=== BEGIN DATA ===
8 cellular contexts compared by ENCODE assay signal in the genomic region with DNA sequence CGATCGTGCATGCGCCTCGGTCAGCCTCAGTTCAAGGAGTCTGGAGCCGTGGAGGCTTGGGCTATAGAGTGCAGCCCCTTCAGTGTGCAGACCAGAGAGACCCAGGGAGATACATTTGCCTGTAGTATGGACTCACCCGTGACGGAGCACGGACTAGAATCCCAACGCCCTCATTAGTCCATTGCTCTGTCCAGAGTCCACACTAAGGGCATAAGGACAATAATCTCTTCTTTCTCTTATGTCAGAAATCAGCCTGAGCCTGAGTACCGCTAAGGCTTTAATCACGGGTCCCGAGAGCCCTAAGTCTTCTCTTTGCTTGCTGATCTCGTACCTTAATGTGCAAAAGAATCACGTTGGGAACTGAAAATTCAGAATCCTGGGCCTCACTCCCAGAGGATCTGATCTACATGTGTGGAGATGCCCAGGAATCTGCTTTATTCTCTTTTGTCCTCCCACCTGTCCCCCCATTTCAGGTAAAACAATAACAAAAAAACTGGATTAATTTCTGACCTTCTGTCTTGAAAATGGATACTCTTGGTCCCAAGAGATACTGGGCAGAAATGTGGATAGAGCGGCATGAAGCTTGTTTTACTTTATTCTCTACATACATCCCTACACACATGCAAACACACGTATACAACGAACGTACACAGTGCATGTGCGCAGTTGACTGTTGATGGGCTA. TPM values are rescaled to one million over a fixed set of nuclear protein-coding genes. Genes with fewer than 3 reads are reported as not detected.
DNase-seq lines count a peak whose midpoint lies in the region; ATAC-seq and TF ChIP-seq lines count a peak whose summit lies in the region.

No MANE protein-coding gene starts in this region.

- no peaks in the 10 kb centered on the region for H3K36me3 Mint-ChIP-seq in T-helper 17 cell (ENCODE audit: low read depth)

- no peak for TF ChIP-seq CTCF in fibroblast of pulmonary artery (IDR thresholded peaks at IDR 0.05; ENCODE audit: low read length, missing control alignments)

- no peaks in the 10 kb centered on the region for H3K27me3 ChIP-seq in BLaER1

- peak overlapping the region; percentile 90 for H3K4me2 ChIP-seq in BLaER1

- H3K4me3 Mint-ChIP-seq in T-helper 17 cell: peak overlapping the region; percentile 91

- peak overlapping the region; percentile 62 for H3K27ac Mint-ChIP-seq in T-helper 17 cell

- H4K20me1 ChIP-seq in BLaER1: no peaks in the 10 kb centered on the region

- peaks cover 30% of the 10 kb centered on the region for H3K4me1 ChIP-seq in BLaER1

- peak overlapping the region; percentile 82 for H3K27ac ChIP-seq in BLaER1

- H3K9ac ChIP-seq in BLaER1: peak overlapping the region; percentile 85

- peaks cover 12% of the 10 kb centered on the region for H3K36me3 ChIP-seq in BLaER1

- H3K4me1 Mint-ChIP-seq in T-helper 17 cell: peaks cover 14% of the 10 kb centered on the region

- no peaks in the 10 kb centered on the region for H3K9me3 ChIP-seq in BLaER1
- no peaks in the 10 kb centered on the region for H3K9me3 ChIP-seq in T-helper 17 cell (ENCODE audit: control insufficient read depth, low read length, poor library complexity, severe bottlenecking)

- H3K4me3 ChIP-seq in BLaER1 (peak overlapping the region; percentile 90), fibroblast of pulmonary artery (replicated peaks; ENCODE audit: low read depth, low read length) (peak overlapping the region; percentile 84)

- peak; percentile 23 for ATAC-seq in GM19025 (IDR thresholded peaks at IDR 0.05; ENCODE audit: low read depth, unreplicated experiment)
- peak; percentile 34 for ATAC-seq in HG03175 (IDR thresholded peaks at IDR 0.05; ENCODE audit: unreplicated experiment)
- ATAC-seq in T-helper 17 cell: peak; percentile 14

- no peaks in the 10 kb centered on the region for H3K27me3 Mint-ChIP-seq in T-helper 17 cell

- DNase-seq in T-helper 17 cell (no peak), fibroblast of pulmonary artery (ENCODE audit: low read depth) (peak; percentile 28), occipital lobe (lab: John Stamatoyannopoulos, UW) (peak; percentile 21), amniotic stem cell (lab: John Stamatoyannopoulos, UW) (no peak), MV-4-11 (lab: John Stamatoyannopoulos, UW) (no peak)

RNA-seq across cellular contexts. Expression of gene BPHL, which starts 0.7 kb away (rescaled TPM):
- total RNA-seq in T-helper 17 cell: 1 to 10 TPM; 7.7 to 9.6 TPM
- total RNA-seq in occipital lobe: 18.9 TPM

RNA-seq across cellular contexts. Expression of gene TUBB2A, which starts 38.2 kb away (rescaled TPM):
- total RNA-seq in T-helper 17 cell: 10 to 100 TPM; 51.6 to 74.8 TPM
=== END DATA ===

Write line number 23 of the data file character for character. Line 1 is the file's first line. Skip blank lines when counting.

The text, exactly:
- DNase-seq in T-helper 17 cell (no peak), fibroblast of pulmonary artery (ENCODE audit: low read depth) (peak; percentile 28), occipital lobe (lab: John Stamatoyannopoulos, UW) (peak; percentile 21), amniotic stem cell (lab: John Stamatoyannopoulos, UW) (no peak), MV-4-11 (lab: John Stamatoyannopoulos, UW) (no peak)